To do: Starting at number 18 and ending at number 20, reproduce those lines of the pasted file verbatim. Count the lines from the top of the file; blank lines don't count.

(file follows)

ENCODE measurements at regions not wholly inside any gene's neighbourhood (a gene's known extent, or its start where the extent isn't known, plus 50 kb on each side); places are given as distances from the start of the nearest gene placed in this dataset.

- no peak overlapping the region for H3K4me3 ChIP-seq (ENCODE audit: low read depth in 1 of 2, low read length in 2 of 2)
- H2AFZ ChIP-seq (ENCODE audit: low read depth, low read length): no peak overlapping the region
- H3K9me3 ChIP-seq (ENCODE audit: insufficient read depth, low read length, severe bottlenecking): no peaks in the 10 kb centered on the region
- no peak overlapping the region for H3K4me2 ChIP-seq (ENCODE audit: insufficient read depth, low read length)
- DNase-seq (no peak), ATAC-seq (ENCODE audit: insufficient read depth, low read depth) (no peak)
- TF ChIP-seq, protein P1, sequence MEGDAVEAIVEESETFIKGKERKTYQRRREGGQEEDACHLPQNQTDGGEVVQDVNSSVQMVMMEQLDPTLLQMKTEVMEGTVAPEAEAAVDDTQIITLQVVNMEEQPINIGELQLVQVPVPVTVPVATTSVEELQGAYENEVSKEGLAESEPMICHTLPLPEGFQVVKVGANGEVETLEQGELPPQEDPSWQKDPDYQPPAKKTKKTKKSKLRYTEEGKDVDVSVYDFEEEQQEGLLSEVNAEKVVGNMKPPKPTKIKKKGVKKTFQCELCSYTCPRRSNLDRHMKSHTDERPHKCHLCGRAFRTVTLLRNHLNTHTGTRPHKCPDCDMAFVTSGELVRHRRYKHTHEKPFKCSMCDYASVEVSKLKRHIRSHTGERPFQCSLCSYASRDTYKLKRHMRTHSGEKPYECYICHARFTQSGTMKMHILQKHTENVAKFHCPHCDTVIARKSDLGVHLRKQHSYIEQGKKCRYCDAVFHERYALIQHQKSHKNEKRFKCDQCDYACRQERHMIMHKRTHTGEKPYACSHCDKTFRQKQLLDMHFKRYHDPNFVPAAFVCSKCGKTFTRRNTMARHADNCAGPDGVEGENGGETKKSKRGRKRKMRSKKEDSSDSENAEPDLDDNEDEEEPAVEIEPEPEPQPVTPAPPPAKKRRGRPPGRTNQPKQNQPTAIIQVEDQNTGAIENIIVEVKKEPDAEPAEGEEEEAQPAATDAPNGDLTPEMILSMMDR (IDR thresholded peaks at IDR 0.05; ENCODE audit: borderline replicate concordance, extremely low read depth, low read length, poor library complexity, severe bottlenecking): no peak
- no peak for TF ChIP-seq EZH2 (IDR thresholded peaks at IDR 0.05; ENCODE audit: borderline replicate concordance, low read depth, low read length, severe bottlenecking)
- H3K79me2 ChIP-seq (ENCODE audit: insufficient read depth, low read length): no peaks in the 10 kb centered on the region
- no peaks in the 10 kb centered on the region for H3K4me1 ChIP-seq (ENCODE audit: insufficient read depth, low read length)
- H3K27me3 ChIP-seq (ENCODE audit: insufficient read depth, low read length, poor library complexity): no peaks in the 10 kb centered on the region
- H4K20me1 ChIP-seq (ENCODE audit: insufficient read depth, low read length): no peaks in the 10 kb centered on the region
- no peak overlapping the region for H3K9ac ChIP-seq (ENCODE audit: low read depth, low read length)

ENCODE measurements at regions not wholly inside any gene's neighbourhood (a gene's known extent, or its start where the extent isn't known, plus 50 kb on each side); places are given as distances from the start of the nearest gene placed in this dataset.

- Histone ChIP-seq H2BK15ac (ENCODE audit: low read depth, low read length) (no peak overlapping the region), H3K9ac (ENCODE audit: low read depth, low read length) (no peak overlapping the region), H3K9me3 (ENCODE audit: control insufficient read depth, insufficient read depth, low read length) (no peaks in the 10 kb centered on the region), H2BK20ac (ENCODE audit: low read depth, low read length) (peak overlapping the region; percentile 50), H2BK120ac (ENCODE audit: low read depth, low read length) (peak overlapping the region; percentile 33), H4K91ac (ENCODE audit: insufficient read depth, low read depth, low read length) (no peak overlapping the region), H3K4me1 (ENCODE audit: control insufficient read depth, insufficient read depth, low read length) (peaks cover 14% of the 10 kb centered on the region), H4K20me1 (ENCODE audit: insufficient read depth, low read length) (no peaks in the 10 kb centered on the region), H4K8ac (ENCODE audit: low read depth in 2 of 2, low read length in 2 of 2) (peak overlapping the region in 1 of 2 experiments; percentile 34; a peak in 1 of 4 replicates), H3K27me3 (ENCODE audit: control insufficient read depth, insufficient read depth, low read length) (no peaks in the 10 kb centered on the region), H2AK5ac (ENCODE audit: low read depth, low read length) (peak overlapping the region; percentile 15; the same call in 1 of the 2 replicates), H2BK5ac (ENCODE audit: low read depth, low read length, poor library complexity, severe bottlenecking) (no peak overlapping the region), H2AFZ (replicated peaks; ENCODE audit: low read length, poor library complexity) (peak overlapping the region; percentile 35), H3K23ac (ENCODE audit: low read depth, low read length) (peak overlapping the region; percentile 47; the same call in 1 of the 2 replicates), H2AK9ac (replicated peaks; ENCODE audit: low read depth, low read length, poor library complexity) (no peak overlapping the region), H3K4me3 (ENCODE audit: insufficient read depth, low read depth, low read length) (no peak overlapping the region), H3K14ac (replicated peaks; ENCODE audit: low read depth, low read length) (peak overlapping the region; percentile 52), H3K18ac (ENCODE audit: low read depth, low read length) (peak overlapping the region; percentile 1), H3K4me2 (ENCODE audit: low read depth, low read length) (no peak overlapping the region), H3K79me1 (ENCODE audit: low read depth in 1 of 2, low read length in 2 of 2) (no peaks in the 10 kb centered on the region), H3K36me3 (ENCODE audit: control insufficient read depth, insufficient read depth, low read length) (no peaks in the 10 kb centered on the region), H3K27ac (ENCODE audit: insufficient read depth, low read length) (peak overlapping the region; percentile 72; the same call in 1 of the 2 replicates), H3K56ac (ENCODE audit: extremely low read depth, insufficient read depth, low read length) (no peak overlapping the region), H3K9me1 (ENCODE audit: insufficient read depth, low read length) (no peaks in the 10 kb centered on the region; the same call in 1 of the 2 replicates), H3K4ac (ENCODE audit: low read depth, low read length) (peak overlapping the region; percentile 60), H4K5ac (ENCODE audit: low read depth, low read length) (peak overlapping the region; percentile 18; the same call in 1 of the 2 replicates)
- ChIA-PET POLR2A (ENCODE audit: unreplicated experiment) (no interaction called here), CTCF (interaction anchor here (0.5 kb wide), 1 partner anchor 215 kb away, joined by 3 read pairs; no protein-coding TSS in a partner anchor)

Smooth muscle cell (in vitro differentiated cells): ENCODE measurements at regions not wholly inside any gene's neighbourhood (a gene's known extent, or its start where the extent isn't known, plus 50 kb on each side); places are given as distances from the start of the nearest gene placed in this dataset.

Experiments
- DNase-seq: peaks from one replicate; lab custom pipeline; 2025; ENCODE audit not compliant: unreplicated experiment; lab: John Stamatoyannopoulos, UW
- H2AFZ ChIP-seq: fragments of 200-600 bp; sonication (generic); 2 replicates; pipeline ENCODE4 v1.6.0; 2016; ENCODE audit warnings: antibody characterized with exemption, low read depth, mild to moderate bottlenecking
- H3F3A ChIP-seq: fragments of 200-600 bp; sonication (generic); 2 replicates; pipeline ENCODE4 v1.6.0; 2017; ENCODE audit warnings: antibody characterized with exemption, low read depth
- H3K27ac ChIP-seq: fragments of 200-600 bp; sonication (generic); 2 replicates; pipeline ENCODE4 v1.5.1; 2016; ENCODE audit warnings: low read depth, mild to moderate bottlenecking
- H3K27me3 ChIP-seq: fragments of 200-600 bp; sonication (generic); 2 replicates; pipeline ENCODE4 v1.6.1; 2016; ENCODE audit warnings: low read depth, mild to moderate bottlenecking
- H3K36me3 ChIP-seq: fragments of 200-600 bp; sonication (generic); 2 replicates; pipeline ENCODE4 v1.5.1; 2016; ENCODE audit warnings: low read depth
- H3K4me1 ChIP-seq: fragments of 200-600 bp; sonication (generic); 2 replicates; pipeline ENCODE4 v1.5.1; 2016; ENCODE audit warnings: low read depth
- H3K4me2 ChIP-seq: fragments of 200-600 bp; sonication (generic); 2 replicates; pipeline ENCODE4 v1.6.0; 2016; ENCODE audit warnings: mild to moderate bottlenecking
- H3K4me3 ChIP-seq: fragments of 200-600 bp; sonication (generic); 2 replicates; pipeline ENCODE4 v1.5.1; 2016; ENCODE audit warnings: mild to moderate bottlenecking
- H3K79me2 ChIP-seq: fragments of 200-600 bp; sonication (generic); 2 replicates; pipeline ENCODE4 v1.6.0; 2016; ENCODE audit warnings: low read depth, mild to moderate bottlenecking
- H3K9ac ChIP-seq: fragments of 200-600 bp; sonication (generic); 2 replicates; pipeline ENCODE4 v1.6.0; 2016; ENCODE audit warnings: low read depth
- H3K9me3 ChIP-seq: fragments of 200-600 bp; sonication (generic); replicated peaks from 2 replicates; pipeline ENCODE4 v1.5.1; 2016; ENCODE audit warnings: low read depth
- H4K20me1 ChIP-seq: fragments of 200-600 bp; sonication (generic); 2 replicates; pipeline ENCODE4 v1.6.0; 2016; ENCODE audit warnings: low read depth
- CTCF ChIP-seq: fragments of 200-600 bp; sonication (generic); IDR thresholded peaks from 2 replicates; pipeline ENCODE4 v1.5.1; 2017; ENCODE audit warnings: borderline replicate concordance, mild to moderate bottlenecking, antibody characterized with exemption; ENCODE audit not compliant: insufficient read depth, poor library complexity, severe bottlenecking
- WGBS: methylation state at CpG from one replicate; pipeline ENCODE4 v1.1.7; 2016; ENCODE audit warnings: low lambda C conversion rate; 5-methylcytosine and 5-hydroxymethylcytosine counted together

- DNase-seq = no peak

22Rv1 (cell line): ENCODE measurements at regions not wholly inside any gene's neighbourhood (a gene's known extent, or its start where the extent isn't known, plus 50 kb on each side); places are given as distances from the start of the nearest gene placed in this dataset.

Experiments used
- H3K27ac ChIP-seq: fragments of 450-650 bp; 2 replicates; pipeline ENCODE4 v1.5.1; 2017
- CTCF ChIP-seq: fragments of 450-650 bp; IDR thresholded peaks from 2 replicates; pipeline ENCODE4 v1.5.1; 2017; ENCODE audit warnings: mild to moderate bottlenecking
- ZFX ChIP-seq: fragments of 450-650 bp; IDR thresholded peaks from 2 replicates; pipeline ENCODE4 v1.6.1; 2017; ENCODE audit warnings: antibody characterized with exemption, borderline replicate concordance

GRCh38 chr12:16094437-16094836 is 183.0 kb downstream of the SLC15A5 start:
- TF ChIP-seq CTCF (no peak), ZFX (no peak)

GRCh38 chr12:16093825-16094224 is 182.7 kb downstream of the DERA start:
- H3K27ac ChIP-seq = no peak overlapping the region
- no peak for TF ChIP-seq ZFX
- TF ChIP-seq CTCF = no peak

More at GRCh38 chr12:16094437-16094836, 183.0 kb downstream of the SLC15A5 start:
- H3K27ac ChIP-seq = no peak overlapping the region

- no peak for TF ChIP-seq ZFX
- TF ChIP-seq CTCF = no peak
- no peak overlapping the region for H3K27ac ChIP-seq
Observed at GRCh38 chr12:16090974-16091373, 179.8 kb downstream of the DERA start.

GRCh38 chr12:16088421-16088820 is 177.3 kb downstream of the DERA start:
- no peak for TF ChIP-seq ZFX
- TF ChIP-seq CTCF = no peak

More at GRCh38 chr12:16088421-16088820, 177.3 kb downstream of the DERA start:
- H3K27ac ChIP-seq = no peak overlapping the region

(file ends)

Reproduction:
Experiments
- DNase-seq: peaks from one replicate; lab custom pipeline; 2025; ENCODE audit not compliant: unreplicated experiment; lab: John Stamatoyannopoulos, UW
- H2AFZ ChIP-seq: fragments of 200-600 bp; sonication (generic); 2 replicates; pipeline ENCODE4 v1.6.0; 2016; ENCODE audit warnings: antibody characterized with exemption, low read depth, mild to moderate bottlenecking